Micky Jones, Director of Training and Program Development for TransFORM Network: "Mike Brown means new theology. Mike Brown means the church has had a wake-up call. If or how it will be answered is the question. Mike Brown means from Episcopalians to Disciples of Christ to Lutherans to Methodists to United Church of Christ to the Southern Baptist Convention, so-called followers of Jesus are being watched for how they engage #PropheticGrief in this age. If the body of Christ cannot weep with black mothers burying their children, then it is bankrupt, hollow, and full of dead bones that no church revitalization program can fix." From "Mike Brown Means"

Ed Stetzer, Executive Director of LifeWay Research: "God has used #BlackLivesMatter to remind me to speak up (and work) for greater justice, and to try to encourage others in my sphere of influence to do the same. It reminds all of us of a painful reality, made clear again this past year: systemic racism exists — and it even costs lives. That should call all of us to advocacy and action."

Chris Stedman, author of Faitheist: "In 1940, A. Philip Randolph — a deeply committed civil rights activist who was one of the primary organizers of the 1963 March on Washington and a signer of the second Humanist Manifesto — wrote, "Justice is never given; it is exacted and the struggle must be continuous for freedom is never a final fact, but a continuing evolving process to higher and higher levels of human, social, economic, political and religious relationship."

Seeing the continued devastation and dehumanization caused by white supremacy, it is clear that Randolph's words are just as true and essential today as they were then. Like Randolph, I am a Humanist, and thus I believe it is up to human beings to address human problems like systemic racism. #BlackLivesMatter is vital because it seeks to exact justice — directing our collective attention to the continuing struggle for freedom and challenging more of us to do what we can to bend the arc of the moral universe closer and closer toward that justice."

Rev. Dr. Elizabeth D. Rios, co-pastor of Passion Christian Church and National Latino Evangelical Coalition board member: "This movement for me ushered in an age of courageousness like never before to walk our talk and take the risk of being polarized in an effort to be a voice to the voiceless and powerless. If more of us faith leaders had the courage to engage and confront the powers, perhaps solutions would come faster. It has made me reflect on this one truth, everyone who has ever ushered in change and progress in the area of social justice, and preached for or against something long before it was fashionable to do so. My conviction due to the #BLM movement is simply that those who stand quietly on the sidelines while injustice is done are just as guilty as the spiritual forces that drive fallen systems in a captive world to do them."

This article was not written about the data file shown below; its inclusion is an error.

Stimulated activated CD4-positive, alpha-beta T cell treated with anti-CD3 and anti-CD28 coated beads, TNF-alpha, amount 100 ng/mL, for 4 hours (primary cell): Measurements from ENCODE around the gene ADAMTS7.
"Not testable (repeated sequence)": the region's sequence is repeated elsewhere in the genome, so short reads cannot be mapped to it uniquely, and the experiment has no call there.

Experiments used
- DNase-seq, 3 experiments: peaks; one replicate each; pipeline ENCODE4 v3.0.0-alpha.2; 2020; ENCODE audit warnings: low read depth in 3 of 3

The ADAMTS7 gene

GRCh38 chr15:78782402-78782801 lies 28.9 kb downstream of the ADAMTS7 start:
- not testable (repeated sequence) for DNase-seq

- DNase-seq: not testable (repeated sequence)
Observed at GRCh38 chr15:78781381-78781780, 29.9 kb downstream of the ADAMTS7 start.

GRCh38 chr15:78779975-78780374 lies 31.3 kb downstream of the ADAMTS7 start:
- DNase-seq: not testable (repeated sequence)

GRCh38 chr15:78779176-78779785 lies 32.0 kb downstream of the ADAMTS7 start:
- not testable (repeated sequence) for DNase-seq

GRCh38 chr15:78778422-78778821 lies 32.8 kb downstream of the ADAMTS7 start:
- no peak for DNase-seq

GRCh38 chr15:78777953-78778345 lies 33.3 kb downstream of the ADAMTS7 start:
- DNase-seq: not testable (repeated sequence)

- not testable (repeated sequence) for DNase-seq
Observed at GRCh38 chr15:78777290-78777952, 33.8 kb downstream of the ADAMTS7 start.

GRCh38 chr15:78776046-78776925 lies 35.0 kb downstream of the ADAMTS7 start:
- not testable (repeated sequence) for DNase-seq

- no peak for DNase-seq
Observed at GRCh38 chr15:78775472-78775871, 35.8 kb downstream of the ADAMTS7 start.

Ralph McCloud, Director of the Catholic Campaign for Human Development: "The Black Lives Matter movement reminded me of issues that threatened black life specifically; how even those sworn to protect can often be blinded by racism and anger. The movement reminds me of the importance of defending life, especially where it is most threatened. Seeing people unite around the Black Lives Matter movement reminded me of the innate goodness of humanity. To see good people rally, speak out, pray, and decry the sin of racism is inspirational and stirring. It reminds me of how far we have to go — but with God’s enduring grace accompanying us along the way, we are fit for the task."

Anna Sun, Associate Area Director, InterVarsity SanDiego: "The #BLM movement has challenged me to mourn with those who mourn — especially as a mother myself, to mourn with the mothers of the black men and women (and sometimes even children) who have died this past year because of the continuing influence of white supremacy in this country. It has challenged me into the sacred but difficult space of wrestling with the Lord over the overwhelming brokenness, racism, sin, and dehumanization in our country and world. It has challenged me to use my voice as an Asian American woman alongside the voices of the black community to call out the sins of racism and injustice and to call on God's kingdom to come here on earth as it is in heaven."

How about you? How has the Black Lives Matter movement influenced your faith? How are you working to end systemic racism? Tell us below in the comments!

Betsy Shirley (@betsyshirley) is Associate Editor at Sojourners.